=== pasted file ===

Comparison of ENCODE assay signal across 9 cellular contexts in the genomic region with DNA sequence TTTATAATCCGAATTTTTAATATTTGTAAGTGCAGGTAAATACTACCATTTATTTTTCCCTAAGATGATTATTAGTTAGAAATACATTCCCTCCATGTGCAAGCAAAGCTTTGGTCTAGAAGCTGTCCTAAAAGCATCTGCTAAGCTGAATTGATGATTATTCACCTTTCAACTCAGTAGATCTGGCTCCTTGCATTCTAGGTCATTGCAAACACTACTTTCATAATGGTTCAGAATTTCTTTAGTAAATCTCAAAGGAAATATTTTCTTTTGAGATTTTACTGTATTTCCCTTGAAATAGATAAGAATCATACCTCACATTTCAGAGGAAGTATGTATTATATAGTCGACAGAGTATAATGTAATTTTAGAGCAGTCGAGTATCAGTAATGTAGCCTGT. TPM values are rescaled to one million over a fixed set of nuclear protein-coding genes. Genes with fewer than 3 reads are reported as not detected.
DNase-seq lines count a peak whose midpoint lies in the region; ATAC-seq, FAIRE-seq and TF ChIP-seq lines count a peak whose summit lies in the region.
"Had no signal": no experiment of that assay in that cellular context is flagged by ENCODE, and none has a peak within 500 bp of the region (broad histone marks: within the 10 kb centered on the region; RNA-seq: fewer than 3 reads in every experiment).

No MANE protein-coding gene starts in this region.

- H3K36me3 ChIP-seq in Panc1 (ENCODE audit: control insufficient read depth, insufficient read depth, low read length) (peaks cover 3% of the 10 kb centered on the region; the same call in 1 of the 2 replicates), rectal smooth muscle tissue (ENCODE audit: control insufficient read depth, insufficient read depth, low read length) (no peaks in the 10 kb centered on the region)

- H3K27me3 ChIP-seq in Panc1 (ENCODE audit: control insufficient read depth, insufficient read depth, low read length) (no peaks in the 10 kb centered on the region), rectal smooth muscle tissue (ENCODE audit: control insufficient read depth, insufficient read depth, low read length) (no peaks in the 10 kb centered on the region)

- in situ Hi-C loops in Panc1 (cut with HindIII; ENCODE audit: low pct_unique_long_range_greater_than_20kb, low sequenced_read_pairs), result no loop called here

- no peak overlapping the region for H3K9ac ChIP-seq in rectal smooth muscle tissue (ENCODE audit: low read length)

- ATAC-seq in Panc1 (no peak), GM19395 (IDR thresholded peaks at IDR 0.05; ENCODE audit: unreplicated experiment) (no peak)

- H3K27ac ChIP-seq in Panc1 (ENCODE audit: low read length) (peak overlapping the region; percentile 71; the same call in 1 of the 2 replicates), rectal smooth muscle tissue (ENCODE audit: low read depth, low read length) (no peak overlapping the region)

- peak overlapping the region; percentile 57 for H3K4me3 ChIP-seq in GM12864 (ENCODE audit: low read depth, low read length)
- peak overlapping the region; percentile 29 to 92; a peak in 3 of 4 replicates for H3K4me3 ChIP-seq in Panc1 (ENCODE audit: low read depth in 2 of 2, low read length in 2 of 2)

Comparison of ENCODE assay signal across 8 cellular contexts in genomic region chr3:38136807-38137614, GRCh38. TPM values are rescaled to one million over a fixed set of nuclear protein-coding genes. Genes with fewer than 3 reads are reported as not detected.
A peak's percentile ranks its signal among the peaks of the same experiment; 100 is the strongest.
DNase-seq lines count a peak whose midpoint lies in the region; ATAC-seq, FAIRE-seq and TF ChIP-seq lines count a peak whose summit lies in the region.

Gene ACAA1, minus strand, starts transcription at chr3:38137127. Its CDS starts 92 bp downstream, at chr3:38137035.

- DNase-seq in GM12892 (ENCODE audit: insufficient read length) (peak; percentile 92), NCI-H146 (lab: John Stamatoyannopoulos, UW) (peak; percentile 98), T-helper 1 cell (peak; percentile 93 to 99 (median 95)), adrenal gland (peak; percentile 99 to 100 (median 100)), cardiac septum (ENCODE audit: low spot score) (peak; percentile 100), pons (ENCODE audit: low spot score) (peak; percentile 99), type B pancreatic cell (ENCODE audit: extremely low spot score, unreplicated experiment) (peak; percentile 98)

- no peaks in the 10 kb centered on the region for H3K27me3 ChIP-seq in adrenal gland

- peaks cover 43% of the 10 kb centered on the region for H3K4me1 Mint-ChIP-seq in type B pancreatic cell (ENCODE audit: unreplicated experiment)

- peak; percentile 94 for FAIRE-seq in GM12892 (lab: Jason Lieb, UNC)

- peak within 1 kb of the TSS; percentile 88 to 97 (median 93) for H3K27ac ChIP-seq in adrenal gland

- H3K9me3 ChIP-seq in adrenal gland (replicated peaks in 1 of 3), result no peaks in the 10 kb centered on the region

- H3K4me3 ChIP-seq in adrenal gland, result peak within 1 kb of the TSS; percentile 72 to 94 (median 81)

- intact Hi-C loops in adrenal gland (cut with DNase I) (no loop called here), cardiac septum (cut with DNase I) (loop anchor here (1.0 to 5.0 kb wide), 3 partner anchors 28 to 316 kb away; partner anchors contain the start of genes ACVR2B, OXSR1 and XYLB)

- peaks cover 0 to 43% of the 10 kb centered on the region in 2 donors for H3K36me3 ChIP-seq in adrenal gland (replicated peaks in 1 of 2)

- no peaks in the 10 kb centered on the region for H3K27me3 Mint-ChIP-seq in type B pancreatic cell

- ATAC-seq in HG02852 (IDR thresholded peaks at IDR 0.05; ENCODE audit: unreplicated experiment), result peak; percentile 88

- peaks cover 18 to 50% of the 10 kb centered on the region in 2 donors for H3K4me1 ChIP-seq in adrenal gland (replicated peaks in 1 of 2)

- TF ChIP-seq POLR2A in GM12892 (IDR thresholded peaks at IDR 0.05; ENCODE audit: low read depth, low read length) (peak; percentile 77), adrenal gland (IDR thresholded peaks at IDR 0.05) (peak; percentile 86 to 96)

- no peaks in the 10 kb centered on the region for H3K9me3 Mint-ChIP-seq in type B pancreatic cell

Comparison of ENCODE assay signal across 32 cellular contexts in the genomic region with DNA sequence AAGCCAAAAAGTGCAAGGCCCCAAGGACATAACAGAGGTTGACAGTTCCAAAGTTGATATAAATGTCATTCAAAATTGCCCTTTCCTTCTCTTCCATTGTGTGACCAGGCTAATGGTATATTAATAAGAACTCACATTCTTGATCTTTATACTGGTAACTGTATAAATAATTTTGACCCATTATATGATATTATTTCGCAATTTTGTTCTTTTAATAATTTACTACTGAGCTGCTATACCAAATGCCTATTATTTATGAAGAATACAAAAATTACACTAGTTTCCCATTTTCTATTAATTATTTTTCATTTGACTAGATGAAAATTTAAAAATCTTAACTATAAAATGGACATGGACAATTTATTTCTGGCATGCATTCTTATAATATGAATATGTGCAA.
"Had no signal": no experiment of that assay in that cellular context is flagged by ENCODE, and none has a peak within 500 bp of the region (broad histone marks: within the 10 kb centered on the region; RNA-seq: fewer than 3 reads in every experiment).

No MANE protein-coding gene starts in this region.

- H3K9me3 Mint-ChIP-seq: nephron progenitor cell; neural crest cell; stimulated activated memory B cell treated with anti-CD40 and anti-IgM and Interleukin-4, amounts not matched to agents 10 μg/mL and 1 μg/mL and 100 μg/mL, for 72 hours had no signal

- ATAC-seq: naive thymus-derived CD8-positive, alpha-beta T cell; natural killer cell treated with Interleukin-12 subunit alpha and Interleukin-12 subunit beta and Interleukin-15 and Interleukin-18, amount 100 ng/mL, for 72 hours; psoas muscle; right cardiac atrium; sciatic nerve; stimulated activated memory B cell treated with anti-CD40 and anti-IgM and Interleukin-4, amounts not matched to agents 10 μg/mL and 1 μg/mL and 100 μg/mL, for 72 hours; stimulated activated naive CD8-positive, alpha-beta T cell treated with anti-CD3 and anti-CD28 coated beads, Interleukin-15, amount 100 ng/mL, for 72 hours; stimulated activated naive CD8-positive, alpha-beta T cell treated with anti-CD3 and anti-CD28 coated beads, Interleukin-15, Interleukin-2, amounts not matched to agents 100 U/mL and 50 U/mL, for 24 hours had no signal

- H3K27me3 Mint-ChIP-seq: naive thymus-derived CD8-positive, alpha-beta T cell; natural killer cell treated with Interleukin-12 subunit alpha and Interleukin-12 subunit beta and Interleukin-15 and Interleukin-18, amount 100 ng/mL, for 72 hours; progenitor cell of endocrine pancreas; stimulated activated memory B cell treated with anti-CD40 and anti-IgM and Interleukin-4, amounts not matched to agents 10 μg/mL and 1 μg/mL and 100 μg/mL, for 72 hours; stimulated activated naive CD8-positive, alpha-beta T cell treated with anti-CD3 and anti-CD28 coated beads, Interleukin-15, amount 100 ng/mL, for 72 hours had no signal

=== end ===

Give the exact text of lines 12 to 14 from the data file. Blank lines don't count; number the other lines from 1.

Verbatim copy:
- peak overlapping the region; percentile 29 to 92; a peak in 3 of 4 replicates for H3K4me3 ChIP-seq in Panc1 (ENCODE audit: low read depth in 2 of 2, low read length in 2 of 2)

Comparison of ENCODE assay signal across 8 cellular contexts in genomic region chr3:38136807-38137614, GRCh38. TPM values are rescaled to one million over a fixed set of nuclear protein-coding genes. Genes with fewer than 3 reads are reported as not detected.
A peak's percentile ranks its signal among the peaks of the same experiment; 100 is the strongest.